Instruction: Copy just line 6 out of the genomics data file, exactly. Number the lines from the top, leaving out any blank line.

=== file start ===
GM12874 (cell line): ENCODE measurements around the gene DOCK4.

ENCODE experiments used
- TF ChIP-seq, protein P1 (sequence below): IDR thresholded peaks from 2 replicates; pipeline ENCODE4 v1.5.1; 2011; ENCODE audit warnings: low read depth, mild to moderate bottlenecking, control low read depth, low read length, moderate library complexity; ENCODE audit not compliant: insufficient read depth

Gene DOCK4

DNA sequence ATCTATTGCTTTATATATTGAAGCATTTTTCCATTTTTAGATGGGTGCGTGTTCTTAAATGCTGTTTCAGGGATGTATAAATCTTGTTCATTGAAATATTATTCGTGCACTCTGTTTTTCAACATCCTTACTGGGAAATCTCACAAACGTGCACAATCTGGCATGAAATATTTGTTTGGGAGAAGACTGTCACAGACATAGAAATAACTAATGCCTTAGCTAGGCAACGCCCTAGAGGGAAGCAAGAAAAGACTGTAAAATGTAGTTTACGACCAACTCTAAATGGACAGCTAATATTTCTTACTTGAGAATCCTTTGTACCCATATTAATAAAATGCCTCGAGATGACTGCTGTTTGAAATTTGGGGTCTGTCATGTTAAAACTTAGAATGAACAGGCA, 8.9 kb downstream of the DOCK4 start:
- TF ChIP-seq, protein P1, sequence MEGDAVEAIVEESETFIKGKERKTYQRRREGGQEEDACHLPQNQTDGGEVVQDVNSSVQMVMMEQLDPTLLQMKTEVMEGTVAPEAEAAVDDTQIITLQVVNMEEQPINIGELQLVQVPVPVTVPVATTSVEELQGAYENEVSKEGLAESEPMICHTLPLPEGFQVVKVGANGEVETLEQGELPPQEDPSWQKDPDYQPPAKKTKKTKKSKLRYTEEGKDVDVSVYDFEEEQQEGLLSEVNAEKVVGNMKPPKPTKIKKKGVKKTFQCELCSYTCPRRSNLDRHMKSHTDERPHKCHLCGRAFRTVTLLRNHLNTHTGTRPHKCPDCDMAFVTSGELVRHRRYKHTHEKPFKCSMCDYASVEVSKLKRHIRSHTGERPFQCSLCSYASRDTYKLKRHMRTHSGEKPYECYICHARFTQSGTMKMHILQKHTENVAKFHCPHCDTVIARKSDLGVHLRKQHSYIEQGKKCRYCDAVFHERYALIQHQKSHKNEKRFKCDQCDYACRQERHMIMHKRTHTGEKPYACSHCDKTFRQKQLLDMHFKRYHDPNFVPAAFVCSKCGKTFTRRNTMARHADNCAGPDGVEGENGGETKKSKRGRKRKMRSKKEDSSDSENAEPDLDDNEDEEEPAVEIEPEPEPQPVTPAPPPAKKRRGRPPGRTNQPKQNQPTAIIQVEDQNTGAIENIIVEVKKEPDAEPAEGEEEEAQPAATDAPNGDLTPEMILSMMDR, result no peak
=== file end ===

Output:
- TF ChIP-seq, protein P1, sequence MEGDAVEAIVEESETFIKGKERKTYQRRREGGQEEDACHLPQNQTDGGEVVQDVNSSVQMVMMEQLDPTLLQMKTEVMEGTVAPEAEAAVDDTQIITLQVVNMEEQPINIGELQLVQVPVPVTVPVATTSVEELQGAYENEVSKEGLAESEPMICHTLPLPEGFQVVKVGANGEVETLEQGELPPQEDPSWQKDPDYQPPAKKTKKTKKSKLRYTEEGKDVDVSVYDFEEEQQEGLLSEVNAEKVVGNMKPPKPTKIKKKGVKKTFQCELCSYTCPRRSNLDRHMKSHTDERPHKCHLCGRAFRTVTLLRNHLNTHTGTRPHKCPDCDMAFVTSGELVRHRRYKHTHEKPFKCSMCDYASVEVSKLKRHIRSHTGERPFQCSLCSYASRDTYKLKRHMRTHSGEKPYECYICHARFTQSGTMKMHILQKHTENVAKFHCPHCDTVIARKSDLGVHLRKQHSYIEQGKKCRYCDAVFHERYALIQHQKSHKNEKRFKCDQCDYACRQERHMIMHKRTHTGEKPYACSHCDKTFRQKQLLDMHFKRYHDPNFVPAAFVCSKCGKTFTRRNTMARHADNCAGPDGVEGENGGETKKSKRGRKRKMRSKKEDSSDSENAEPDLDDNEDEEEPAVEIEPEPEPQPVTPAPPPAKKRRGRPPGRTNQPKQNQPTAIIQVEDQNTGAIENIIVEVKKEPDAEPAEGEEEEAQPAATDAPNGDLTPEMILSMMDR, result no peak